Cars and individualism

Marcus Strom MSTROM at nswtf.org.au
Wed Nov 1 10:36:04 MST 1995


Just glanced over Tom Condit's post on cars and individualism and it
got me thinking. I'm all for public transport, I oppose the idiotic
roads, roads and more roads as a 'solution' to transport problems. I
think that it is important to demostrate and organise campaigns
around these issues.

What bothers me is identifying the car per se as individualist. I
drove to work today - I don't own a car, I'm looking after it for a
couple of weeks - and I actually enjoy the flexibility it gives me -
is this individualist? If I could afford it, I would certainly buy a
car.

How do we campaign on these issues? By saying that cars are
individualist, we may have a problem of blaming the victim. Do we
campaign against video recorders because they are individualistic and
organise cinema pushes? Are bikes a *real* solution for people to get
around the urban sprawls that have developed in the long boom in
developed capitalist countries? How do we campaign for better public
transport?

Cars do give flexibility. I haven't done a lot of work on this issue
since I was at university (i once studied urban economic geography).

Tailing spontaneous mass movements is not the way communists act.
Just because a group of people organise to have bike-ins fairly
spontaneously (not in a perjorative sense), does not mean it is
necessarily good. But if we are so tailist of these movements (as I believe the
IS-tendency is) or if we reify these movements and dissolve ourselves
in them (as I believe the 'new
left', 'eurocommunist', liquidationist sections of the 'official
communist' movement does - the Committee's of Correspondence (US),
Democratic Left (UK), New Left Party (Australia)), then we are making
grave errors. Likewise, if we take a substitutionist, trotskyoid
position and say that these movements can *never* achieve anything
without our intervention, then we are also making grave errors.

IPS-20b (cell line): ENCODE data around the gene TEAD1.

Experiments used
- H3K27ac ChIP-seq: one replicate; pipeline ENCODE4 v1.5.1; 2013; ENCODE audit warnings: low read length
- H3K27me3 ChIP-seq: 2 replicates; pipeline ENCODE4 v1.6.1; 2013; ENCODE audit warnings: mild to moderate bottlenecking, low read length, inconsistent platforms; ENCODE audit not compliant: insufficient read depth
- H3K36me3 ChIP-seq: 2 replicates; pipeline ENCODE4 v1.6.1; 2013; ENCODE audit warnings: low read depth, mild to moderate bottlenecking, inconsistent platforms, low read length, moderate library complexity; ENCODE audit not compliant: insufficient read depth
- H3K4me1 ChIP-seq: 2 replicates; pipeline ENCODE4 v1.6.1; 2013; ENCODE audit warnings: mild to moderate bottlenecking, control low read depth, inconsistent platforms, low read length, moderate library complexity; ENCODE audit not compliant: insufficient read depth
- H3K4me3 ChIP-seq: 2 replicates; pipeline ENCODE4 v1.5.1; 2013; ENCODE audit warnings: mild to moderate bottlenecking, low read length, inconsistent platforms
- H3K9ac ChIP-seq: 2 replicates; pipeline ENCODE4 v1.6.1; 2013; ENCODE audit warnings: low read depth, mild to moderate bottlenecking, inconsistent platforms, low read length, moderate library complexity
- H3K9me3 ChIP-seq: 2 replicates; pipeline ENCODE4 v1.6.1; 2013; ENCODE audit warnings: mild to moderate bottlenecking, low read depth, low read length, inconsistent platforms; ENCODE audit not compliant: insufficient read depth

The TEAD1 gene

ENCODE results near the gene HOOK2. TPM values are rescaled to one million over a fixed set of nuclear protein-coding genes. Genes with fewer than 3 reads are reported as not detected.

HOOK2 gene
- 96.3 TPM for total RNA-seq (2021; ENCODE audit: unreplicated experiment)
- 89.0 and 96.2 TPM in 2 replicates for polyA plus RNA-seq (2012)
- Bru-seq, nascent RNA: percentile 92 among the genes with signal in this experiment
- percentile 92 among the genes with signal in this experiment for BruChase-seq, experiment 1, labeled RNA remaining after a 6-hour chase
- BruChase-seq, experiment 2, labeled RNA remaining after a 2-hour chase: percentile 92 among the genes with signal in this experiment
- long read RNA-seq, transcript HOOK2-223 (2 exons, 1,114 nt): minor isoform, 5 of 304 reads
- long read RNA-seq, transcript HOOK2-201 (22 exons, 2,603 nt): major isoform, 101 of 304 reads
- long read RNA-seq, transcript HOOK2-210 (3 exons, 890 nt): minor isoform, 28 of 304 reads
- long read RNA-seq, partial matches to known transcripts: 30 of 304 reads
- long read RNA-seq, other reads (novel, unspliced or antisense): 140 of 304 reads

I just put this in without really thinking it through, but I am a bit
sick of the so-called revolutionary movement tailing anything that
comes along. Bike-ins. I don't know much about them. My initial
*subjective* reaction is that they would be full of a lot of
self-satisfied middle-class people who have really *nice* bikes with a
few hippies who *really* don't think cars are very nice (some of them
having left the BMW around the corner that they drove the bikes to
the demo in).

Yes, I know this is unfair. But if you adopt a 'blame the poor' or
blame the victims approach, you have adopted a middle class position.
Sections of the green movement blame the workers in the logging
industry. They are wrong.

I know that large sections of the anti-roads people have a reasonably
good understanding of the role of roads, privatisation of transport
(Mark Goudkamp pointed this out in his post) et cetera. In Australia,
some of these movements have involved people in political action for
the first time. This is OK, but don't exaggerate this, don't worship
spontaneity! Encourage it, be involved, give leadership so that
people can begin to generalise from this.

What shouldn't be done, which is done, is that little left groups go
from one social movement to another recruiting. They sit in their
national committee room and see where *something*, *anything* is
happening,  send in a few people with a few posters, a few leaflets,
a few papers ... as soon as the issue dies down, they disappear and
move to the next one.

Something Scott Marshall would know, but not agree with: despite the
flips and tailing of the Soviet bureaucracy, its centrist politics,
etc, etc... the official communist parties knew how to work in mass movements,
and build them and stick with people even when the movement died
down. The trotskyists *tend* to jump from movement to movement. This
is seen most clearly in the ISO/SWP(UK) tendency. For those of you in
Australia, we see it to a more clever extent in the Democratic
Socialist 'Party'. They take a more long term opportunist position -
witness their 'interventions' in the Nuclear Disarmament Party in the
early 1980s, its jumping on the then CPA launched 'Broad Left'
movement, then its attempt to take the money from the pro-soviet SPA,
now its "green left" populist turn - all in a space of just ten
years. (The DSP used to be the SWP - the Australian detachment of the
US SWP. They changed their name from SWP to DSP and changed the name
of their paper from Direct Action to the Green Left Weekly - or the
Weak Green Lefty. The lie of this turn is that they say that this
paper is not theirs! It is meant to be run by all the 'green left'!).

Communists need to take their 'interventions' (I don't like the word
either Louis) in mass movements *very* seriously. There are many an
activist who gets turned off partyism and marxism because they have
witnessed parodies of it in both trotskyoid and 'official' communist
guise.

No great pearls here, but I would appreciate what others have to say
on working in the mass movements.

Cheers.
Marcus


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